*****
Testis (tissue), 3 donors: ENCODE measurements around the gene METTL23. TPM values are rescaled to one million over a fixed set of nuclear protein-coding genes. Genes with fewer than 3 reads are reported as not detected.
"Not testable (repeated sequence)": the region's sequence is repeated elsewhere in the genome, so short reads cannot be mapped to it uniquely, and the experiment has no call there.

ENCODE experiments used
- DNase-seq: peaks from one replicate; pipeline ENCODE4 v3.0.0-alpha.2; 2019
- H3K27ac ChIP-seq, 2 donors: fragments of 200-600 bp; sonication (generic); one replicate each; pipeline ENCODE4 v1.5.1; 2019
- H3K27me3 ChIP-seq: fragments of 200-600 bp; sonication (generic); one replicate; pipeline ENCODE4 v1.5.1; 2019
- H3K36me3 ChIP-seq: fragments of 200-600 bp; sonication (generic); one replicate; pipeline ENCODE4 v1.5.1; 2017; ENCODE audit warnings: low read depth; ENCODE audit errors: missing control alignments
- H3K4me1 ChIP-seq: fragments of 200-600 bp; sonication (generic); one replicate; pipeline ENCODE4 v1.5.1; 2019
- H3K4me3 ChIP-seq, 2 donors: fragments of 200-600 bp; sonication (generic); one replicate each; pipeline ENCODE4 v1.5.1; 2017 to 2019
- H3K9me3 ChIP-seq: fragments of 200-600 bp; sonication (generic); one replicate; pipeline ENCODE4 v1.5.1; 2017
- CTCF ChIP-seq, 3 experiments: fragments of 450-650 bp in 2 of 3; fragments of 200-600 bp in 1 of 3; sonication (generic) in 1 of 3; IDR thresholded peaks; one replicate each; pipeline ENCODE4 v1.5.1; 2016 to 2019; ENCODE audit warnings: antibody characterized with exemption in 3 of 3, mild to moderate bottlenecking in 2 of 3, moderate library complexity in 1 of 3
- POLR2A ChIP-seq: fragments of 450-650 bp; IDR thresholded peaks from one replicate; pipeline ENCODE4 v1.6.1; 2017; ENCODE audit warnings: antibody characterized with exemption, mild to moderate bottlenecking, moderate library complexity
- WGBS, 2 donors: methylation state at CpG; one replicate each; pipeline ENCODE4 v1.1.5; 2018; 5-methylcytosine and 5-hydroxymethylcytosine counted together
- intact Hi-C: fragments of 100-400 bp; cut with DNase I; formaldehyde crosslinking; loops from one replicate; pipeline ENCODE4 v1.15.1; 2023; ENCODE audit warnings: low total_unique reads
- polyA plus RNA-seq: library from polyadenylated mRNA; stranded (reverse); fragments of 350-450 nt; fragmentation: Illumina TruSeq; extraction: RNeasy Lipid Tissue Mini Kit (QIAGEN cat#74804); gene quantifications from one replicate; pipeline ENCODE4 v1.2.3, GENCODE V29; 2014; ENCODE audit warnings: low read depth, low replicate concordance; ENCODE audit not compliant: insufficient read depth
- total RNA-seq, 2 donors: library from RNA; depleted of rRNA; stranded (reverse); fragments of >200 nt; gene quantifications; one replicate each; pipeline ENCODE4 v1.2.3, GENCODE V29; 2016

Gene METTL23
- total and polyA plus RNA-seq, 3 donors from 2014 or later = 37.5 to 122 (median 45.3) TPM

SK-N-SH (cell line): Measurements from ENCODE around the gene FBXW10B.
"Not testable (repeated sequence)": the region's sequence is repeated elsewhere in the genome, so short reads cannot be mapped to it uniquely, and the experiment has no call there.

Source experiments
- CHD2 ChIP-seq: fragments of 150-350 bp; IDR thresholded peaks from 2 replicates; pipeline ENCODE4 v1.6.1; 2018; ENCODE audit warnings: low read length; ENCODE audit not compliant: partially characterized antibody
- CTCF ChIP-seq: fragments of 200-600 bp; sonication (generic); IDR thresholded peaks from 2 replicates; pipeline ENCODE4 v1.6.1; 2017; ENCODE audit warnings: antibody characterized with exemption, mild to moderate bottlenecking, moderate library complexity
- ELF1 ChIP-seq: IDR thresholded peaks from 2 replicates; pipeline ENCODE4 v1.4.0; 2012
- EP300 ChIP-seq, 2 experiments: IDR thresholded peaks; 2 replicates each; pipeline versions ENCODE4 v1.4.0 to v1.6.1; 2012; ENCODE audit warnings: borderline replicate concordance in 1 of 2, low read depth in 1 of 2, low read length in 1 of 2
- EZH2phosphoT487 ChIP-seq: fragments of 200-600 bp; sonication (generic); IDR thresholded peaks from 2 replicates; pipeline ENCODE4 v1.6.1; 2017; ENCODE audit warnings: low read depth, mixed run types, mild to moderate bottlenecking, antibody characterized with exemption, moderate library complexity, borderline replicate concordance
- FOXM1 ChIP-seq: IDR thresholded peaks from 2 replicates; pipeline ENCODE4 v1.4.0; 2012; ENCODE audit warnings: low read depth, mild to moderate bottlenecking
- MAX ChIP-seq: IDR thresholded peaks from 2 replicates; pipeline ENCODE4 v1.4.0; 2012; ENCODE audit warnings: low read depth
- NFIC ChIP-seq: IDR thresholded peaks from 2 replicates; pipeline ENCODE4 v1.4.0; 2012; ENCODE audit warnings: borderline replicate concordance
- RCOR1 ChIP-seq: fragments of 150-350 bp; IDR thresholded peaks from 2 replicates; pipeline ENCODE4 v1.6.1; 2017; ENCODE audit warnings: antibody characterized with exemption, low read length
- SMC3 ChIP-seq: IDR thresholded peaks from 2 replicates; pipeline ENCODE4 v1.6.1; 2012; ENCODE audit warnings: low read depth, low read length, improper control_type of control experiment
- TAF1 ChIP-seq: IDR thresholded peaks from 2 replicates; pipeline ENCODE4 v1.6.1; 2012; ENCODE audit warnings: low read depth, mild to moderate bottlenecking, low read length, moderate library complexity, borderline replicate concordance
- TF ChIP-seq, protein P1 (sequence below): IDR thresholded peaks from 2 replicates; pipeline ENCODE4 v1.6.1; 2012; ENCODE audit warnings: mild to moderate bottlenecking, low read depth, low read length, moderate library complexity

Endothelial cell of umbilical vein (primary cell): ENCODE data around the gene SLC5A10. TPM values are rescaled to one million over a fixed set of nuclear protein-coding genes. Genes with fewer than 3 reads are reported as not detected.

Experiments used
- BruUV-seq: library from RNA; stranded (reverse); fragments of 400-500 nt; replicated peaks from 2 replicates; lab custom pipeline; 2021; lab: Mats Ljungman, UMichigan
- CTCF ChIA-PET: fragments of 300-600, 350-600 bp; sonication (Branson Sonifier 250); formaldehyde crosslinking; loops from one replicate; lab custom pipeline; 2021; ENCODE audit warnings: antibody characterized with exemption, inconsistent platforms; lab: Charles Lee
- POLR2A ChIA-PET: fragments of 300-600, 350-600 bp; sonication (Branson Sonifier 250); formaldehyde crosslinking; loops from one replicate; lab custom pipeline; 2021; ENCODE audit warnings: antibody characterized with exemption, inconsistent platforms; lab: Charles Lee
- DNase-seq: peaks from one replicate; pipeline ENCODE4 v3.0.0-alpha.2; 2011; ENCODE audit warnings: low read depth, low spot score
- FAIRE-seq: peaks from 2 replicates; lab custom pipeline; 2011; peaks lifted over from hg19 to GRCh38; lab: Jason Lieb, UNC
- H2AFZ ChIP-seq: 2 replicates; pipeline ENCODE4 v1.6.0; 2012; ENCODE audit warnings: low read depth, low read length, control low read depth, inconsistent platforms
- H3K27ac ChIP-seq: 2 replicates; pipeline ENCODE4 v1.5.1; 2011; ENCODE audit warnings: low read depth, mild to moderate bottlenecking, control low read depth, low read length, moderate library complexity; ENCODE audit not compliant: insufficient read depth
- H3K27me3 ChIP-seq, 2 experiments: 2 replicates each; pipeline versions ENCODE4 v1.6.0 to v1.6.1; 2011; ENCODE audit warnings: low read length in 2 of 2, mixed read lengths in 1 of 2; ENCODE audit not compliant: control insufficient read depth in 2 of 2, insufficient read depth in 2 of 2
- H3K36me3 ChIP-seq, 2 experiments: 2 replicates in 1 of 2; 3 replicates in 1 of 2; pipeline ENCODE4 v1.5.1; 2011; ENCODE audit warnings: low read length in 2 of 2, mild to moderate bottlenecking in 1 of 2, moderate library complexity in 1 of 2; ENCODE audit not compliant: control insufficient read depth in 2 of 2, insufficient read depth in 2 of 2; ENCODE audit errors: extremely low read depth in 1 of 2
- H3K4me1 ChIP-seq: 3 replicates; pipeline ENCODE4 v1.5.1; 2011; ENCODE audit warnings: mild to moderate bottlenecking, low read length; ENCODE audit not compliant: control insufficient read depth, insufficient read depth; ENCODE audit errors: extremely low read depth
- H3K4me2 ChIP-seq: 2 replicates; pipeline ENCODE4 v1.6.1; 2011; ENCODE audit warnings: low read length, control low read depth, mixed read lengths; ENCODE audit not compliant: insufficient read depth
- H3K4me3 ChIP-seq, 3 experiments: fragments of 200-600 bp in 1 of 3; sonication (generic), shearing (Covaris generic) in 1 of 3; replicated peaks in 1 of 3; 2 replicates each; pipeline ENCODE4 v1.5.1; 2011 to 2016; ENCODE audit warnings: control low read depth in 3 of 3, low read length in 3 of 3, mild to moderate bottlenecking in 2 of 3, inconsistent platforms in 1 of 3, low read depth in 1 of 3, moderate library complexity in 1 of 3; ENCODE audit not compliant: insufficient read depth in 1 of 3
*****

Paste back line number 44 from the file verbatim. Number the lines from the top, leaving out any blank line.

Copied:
- H3K36me3 ChIP-seq, 2 experiments: 2 replicates in 1 of 2; 3 replicates in 1 of 2; pipeline ENCODE4 v1.5.1; 2011; ENCODE audit warnings: low read length in 2 of 2, mild to moderate bottlenecking in 1 of 2, moderate library complexity in 1 of 2; ENCODE audit not compliant: control insufficient read depth in 2 of 2, insufficient read depth in 2 of 2; ENCODE audit errors: extremely low read depth in 1 of 2